Music & Social Engagement Group Research Areas (PI: Lense)

Rhythm of social engagement; infant-directed speech and song

A major focus of our research group is social engagement and rhythm of social interactions in populations with and without developmental disabilities such as ASD. We use eye-tracking, acoustics, EEG, and movement coordination, as well as standardized assessments, to examine rhythmic entrainment and relationship with social communication skills. For many of these studies, we examine naturally-occurring rhythmic communication such as infant-directed song and speech.

Interventions for individuals with developmental disabilities and their families

Our group develops and studies interventions, and their mechanisms of actions, for children with developmental disabilities and their families. Many of these projects focus on utilizing musical contexts to support social engagement and/or emotional well-being. We created the Serenade Parent-Child Music Class Program, a novel parent-child music program that provides parent training and peer interaction through a supported music group. Other intervention activities include music learning in individuals with Williams syndrome and adapting mindfulness-based programs for individuals with developmental disabilities. These projects involve collaborations among researchers, therapists, clinicians, and families.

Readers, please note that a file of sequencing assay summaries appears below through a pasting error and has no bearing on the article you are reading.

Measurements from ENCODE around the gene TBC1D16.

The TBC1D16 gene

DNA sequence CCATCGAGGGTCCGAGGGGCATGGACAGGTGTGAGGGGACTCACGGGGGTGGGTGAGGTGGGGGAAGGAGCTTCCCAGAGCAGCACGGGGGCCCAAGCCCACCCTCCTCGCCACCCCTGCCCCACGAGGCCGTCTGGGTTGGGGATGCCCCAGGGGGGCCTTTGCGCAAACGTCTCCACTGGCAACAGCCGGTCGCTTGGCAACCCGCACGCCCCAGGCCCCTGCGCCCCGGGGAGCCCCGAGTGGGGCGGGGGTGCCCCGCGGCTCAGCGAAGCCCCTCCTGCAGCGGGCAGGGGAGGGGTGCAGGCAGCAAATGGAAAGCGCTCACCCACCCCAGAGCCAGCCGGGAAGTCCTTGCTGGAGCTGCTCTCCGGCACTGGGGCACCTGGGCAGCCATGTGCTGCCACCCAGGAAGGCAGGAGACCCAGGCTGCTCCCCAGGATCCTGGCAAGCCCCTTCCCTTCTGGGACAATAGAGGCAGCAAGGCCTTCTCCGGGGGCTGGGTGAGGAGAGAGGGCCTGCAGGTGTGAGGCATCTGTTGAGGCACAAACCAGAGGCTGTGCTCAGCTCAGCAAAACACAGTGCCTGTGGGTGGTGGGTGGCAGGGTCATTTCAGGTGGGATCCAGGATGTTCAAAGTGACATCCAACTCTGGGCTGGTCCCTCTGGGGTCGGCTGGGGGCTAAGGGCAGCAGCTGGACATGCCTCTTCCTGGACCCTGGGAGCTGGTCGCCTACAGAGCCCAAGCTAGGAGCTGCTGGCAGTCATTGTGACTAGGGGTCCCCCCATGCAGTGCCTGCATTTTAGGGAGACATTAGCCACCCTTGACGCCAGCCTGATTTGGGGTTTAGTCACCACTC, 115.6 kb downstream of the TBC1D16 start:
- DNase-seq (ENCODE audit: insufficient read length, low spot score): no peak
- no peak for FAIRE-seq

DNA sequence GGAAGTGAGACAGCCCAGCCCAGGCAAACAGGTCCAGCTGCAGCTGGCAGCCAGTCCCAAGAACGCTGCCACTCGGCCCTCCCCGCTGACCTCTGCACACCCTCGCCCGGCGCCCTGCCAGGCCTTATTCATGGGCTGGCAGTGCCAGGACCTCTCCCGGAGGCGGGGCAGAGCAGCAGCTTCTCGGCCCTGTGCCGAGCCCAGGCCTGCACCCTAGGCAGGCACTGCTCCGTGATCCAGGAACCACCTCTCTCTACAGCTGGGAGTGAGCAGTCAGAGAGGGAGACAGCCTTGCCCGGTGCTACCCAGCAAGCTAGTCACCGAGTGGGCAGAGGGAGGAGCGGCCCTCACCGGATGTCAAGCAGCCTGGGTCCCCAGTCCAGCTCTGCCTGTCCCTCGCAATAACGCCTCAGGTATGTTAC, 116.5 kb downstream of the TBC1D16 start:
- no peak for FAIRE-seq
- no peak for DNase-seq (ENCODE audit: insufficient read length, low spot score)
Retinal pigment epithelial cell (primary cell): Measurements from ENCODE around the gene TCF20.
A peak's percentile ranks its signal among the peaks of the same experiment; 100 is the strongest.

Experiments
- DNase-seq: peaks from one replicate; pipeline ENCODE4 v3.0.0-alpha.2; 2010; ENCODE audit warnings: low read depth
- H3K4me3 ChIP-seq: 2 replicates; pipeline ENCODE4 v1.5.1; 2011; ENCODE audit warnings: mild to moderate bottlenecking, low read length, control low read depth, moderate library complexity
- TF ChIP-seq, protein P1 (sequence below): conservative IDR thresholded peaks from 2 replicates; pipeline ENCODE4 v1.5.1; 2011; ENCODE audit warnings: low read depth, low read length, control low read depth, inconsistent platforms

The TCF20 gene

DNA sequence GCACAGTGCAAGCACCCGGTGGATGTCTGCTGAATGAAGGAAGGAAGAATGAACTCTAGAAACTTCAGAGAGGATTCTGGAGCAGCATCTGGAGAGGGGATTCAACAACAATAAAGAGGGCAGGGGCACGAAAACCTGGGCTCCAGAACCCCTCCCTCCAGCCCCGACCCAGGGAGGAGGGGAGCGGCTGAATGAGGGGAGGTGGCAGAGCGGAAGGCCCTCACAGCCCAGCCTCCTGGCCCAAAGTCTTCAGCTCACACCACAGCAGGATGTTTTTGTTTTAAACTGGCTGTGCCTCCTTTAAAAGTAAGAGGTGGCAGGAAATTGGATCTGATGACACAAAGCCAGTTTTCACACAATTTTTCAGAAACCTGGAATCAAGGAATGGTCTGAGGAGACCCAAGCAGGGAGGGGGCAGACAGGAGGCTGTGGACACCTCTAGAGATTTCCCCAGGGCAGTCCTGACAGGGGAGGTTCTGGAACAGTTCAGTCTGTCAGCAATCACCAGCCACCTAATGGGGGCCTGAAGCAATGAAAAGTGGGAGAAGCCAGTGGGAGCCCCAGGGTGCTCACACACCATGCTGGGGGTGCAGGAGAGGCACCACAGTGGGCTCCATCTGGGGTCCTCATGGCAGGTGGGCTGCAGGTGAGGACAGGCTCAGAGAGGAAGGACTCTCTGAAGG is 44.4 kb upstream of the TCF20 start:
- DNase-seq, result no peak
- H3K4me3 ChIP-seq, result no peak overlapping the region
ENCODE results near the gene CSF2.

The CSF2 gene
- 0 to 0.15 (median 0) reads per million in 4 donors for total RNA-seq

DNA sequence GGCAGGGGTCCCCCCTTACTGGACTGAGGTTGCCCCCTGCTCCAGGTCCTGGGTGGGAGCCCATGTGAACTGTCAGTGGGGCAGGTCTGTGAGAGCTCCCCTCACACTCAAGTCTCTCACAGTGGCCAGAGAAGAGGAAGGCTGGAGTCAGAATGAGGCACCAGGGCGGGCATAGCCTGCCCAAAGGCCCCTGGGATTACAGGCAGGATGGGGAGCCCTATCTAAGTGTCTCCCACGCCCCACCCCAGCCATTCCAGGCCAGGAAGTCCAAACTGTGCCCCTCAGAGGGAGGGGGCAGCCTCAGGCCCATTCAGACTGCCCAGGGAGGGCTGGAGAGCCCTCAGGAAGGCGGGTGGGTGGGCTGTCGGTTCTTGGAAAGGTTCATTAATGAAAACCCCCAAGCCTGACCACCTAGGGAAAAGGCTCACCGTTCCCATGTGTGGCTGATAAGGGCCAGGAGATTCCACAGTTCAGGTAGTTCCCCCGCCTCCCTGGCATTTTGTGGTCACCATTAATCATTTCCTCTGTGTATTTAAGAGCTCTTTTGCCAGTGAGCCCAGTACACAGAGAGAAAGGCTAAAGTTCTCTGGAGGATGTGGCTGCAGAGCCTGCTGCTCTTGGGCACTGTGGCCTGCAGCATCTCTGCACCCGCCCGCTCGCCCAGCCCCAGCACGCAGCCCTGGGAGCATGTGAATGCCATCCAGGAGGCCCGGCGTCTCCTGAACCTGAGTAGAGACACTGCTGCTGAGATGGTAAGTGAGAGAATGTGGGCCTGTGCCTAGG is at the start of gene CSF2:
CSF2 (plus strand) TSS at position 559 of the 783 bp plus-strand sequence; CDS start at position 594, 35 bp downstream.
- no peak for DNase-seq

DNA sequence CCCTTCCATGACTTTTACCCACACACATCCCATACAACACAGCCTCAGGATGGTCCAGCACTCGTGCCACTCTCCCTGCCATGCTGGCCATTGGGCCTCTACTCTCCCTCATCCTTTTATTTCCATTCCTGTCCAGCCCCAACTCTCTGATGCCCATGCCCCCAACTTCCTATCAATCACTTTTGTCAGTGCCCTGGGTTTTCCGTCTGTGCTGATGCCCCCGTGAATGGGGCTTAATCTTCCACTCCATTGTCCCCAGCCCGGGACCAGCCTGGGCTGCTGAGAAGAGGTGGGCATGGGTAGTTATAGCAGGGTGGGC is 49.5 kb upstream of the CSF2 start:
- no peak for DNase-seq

Auditory processing in Williams syndrome

Williams syndrome is a rare neurodevelopmental disorder with a unique auditory profile. Our research in Williams syndrome examined individual differences across different levels of auditory perception, production and emotion. We also seek to understand how auditory sensitivities in Williams syndrome connect to other aspects of their cognitive, social, and emotional development.

Stress and Anxiety in Williams syndrome

Williams syndrome is associated with hypersociability and related social difficulties, as well as anxiety. We have studied cortisol, a biomarker of arousal, to examine stress and anxiety in people with Williams syndrome. Our research indicates flexible HPA-axis activity in Williams syndrome in response to social demands with implications for stressfulness of social situations and intervention opportunities.